Sunday, May 9, 2010

Ideas To Help You Through Mother's Day

Today is my 16th Mother’s Day without my daughter. On the one hand, it’s hard to believe that so much time has passed since her death. On the other hand, it seems like just yesterday. I stare at her pictures around the house and wonder what she would look like now. This year she would have been 44-years-old. It’s so hard to believe all that has happened since that day.

Over the years I have had Mother’s Day with family members and sometimes with kind friends who understand how I feel on this worst of all days in the year. Most years I just try to ignore the day and hope it will pass fast. This year my daughter’s best friend, who I am very close to, invited us to brunch with her children, my godchildren. That will be very nice, I’m sure, but the fact that I won’t get a mother’s day card from my daughter, who never forgot, will still haunt me. I hope all of you were not like me and got rid of most of those cards after the event. I do have a few, thank goodness, and I treasure them. They were always very cute, not serious sentimental ones, which was just fine with me and seemed to suit her personality as well as mine.

I just read an article by Paula Funk of Petoskey MI who talks about what it was like for her those first few years after her daughter died. She then offers some suggestions from those who have been there to help others through this time. Thanks, Paula.

**Realize this day is full of potential for a multitude of feelings to sneak up on you and catch you by surprise.

**Do whatever works for you. Trying to please everyone else can cause undo stress.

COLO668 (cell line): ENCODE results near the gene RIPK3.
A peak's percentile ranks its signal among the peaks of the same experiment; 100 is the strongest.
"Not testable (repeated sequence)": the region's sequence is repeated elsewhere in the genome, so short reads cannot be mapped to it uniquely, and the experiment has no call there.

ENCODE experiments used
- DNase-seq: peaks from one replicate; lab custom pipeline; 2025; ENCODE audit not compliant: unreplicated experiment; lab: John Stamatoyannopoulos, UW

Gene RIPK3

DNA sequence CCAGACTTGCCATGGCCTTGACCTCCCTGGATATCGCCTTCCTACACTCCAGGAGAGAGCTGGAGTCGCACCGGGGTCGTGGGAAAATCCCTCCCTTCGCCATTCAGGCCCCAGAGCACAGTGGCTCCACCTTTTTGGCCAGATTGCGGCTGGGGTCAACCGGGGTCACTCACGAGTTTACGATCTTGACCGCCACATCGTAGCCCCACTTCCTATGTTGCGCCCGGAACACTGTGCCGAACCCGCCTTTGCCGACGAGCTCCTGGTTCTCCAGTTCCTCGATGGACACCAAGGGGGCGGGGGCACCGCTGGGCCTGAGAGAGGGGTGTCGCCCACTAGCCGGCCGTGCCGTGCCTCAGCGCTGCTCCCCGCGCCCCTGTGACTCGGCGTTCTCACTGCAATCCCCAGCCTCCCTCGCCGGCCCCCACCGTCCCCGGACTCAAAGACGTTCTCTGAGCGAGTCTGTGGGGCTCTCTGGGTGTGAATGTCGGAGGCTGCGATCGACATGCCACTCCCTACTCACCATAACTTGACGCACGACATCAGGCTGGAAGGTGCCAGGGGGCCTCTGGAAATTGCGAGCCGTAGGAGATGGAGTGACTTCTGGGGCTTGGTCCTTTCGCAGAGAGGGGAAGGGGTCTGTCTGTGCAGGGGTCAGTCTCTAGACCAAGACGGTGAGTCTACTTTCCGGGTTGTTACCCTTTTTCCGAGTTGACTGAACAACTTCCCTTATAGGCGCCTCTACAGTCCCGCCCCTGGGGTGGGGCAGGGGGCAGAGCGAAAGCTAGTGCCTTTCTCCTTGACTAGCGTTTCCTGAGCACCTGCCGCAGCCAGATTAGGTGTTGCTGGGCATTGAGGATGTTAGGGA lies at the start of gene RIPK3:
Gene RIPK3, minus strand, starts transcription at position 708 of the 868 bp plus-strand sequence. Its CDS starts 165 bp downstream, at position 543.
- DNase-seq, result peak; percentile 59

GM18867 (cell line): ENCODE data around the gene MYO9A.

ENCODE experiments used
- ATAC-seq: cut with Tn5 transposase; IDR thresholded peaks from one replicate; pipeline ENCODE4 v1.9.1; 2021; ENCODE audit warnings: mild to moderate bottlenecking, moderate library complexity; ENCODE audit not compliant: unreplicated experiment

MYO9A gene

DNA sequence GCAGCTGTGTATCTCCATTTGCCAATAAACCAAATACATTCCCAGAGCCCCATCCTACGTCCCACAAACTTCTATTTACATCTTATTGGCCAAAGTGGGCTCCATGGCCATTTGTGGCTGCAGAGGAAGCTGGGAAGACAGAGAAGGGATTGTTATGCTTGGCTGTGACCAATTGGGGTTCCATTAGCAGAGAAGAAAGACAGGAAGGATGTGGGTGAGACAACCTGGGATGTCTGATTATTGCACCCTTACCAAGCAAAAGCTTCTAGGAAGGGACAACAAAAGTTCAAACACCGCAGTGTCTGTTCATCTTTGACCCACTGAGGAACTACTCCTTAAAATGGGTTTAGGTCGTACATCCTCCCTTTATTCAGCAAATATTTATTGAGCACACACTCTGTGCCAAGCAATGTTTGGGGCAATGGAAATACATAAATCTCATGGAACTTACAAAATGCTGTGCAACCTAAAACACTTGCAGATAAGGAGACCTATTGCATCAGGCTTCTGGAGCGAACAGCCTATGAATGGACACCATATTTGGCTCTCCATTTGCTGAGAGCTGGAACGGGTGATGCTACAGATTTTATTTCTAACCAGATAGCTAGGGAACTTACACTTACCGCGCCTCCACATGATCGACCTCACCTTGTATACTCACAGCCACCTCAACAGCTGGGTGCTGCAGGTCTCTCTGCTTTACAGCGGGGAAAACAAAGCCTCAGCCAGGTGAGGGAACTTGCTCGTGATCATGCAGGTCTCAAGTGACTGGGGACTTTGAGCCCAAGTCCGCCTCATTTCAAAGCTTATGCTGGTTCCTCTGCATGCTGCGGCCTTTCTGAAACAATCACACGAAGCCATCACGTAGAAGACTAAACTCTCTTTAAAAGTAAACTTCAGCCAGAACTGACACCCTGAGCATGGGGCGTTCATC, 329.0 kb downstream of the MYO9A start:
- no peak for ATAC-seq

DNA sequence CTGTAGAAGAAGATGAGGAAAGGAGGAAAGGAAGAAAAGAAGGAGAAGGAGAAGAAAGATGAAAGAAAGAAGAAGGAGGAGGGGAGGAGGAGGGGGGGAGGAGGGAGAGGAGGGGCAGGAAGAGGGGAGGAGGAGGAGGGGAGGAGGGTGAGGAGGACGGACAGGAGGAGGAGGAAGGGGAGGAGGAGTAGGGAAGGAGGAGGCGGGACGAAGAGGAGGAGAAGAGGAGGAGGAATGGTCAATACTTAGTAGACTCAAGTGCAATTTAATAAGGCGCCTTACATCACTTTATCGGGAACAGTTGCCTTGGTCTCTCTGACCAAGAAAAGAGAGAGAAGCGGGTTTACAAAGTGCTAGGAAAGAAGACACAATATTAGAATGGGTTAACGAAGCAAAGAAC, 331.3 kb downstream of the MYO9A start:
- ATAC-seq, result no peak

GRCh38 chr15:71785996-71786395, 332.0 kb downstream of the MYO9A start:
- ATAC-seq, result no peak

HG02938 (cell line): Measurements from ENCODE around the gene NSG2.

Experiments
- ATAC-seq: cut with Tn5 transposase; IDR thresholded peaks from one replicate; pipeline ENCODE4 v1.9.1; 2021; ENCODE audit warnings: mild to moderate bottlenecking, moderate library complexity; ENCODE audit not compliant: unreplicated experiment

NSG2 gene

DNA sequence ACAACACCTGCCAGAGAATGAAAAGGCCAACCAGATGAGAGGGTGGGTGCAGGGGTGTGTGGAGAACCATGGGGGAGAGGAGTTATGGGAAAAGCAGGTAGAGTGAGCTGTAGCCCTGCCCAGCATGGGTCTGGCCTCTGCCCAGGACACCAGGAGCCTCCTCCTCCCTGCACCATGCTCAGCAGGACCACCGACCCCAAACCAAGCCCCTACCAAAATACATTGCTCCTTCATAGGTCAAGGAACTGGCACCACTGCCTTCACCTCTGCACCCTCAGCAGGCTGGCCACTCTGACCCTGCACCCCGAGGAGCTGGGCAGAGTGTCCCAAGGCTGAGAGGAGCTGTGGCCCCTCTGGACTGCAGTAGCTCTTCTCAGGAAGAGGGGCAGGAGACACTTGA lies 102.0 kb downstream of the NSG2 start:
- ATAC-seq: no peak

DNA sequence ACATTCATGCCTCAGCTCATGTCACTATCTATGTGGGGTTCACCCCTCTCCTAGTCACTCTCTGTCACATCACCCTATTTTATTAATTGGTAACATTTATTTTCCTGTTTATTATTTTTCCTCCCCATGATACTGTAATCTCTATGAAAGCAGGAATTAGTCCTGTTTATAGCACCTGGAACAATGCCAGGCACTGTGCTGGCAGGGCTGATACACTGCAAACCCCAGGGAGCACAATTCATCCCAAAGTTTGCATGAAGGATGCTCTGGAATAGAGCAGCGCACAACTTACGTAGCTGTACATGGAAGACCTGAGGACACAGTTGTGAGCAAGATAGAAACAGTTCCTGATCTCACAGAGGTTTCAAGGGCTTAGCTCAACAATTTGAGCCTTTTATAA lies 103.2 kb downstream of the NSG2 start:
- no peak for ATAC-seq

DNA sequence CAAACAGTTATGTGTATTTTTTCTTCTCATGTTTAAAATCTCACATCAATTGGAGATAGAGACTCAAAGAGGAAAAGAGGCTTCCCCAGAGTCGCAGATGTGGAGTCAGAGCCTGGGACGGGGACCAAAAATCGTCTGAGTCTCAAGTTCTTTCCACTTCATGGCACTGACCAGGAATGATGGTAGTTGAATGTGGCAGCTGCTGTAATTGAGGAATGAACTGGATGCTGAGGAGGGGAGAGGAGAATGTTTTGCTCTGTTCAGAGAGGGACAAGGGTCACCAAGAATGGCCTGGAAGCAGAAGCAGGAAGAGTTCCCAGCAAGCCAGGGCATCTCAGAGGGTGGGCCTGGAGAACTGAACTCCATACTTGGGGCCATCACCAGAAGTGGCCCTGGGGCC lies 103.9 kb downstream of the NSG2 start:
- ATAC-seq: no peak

**If you have surviving children who want to honor you, communicate your feelings to them. Let them know that while you are grieving the death of their brother or sister, you still love them.

**Try to keep things simple.

**Visit the cemetery.

**You may choose to pretend the day just does not exist and do something completely unrelated to Mother’s Day: clean, get out of town, go shoping.

**Have a good cry.

Know that the days before the holiday may be worse than the actual day. As with all holidays, be reassured that what you do this year does not have to be what you have done before or will do again. As with all things, the intensity of our feelings will soften over time. In the meantime, be gentle with yourself on this special day.

1 comment:

  1. Thanks for these tips. I lost my daughter, 29, in October 2009. Being the first Mother's Day was hard. I sat in church that morning knowing that there were a lot of other mothers out there going through the same thing, and thinking that our Lord knows what that is like...after all He watched his son die on the cross for us, and He experienced gried when Lazarus died. So, I knew in my heart I was not alone. I still have 3 children here with me, and I spend the afternoon with them. I also do not say goodbye, I say see you later.